Move Current Certificat to new server

Hello Ladies, Gentlemen! :wink:

Question : How to create new certificat for the same DNS hostname?

Situation :
Our current mail server has a LetsEncrypt valid Certificat.
It’s on a shared server (cpanel stuff).
We have installed a new mail server inhouse and also created certificat for this new server.
All server certificats are valid and installed.
I could just use this config but it would mean that I have to work on every computer worldwide to reconfigure the mail client to the new mail server. Nah! Nah! No way. :frowning:
I did not create the cert for the old server (but have Private key access).
I would like to have a valid certificat for the same old hostname server (which I will update DNS IP to new server).

My domain is:

I ran this command: I tried to create a cert for (letsencrypt-auto …)

It produced this output: it replied that I have no authority. I guess it’s right!

My web server is (include version): not sur for old server … CPanel? New Apache/Tomcat!

The operating system my web server runs on is (include version): old : CPanel? new ; Centos7

My hosting provider, if applicable, is: CPanel?

I can login to a root shell on my machine (yes or no, or I don’t know): old server : no. New : yes!

I’m using a control panel to manage my site (no, or provide the name and version of the control panel): CPanel?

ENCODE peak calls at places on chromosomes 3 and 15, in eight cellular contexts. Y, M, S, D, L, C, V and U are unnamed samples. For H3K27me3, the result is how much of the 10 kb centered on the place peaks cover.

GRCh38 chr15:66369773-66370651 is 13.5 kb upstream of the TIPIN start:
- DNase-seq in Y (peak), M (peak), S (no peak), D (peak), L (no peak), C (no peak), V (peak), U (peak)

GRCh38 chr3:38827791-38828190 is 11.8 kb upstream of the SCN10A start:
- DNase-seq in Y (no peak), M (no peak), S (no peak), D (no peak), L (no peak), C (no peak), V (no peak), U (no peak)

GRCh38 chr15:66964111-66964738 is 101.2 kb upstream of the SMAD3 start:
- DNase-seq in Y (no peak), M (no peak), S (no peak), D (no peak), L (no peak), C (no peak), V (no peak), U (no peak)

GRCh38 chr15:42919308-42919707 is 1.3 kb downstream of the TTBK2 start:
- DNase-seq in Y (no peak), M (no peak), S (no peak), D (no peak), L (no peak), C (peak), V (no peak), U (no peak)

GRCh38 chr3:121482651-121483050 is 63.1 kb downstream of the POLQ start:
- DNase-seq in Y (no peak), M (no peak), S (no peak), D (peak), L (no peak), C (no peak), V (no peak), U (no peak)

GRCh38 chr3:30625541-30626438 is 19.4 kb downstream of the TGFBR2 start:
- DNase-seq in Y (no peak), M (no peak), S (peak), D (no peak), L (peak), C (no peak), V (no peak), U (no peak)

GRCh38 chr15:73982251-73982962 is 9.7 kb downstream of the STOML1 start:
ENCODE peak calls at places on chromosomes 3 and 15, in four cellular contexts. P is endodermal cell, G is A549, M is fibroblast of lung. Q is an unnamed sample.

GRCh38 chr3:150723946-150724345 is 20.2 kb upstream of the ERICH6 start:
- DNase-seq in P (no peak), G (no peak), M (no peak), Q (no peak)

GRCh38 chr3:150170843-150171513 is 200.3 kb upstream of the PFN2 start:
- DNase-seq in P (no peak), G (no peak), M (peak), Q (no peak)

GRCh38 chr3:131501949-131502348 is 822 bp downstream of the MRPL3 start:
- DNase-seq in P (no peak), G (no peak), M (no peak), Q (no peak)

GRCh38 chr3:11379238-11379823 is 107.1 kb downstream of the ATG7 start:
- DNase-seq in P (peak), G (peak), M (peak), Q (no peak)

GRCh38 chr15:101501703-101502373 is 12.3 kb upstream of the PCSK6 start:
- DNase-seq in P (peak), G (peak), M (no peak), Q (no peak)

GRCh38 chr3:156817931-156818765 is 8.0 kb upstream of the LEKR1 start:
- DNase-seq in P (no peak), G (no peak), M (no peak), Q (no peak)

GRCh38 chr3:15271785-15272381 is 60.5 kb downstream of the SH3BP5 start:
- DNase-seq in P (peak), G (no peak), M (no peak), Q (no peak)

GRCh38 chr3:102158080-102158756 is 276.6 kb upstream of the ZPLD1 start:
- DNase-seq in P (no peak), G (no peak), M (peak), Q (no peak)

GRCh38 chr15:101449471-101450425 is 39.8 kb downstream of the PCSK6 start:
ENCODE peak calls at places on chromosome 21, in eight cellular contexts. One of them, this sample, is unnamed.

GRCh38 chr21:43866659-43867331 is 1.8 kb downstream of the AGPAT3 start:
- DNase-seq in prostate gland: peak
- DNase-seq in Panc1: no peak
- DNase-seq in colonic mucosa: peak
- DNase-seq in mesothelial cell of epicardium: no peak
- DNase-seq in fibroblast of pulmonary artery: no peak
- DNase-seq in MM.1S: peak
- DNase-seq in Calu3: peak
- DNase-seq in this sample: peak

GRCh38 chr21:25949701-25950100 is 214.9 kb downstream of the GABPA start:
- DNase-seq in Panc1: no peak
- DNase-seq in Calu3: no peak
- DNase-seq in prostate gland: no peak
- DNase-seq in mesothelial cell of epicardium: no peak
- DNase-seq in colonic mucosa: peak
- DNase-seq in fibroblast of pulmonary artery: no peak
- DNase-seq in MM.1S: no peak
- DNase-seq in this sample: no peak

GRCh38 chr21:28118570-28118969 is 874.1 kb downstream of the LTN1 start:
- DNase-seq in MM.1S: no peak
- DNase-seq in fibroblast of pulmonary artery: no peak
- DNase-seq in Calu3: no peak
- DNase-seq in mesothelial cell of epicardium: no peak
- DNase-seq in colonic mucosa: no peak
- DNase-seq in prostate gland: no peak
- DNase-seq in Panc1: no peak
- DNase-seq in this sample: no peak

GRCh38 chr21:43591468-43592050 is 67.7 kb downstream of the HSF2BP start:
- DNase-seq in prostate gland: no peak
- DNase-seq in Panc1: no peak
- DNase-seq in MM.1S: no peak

The version of my client is (e.g. output of certbot --version or certbot-auto --version if you’re using Certbot): I don’t know … but letsencrypt installation was done this summer 2019. And letsencrypt-auto --version does not work!

Thanks for your lights and help! :slight_smile:

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Question : How to create new certificat for the same DNS hostname?

I did not create the cert for the old server (but have Private key access).

You have the private key? It might be easier to just download the old certificate (it’s freely provided by the server) and install it on the new server. However, there are multiple different file certificate file formats and ways servers present them, so it might be harder as well.
Do you need help with this?

Easy, but downtime possible

The easiest way is to just update the DNS record, then on the new machine request a new certificate. Obviously, there will be downtime between you taking down the old DNS record and when clients will start connecting to the new server. NOTE: DUE TO DNS RECORD PROPAGATION DELAY, CLIENTS MIGHT NOT KNOW SERVER MOVED UP TO 24 HRS AFTER YOU UPDATED THE IP. Therefore I strongly advise you to use the other method below.

More steps, but no downtime

The other solution is to issue a new certificate via other mechanism, via DNS challenge. Since you can update the IP (A or AAAA record), you should be able to create TXT record so will be able to pass the challenge. Note that this is a convenient way to issue certificate once and then I’d recommend setting up certbot for automatic renewal.

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Oh! Bershanskiy!!! Excellent suggestions!!!